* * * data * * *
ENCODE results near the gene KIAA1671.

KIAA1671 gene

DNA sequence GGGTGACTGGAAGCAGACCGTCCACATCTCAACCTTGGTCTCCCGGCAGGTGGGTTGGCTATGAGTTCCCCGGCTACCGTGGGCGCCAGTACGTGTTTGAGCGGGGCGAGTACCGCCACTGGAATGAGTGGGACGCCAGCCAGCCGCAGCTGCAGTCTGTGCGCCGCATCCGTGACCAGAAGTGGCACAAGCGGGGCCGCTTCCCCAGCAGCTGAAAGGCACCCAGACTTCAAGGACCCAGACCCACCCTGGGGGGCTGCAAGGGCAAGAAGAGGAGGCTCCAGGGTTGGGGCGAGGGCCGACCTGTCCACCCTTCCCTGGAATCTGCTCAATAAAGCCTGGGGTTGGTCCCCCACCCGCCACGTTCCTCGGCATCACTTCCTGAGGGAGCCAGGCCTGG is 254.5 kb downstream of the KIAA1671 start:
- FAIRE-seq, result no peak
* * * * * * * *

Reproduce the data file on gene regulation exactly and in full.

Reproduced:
ENCODE results near the gene KIAA1671.

KIAA1671 gene

DNA sequence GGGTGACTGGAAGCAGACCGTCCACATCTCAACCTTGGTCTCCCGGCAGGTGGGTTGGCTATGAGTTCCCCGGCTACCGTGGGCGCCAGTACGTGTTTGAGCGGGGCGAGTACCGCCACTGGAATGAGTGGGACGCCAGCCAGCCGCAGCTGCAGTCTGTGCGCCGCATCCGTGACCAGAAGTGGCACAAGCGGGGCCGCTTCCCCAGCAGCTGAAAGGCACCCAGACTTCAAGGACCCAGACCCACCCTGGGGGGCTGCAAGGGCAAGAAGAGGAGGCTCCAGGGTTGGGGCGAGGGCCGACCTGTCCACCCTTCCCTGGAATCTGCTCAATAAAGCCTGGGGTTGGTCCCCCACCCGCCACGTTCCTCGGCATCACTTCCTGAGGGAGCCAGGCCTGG is 254.5 kb downstream of the KIAA1671 start:
- FAIRE-seq, result no peak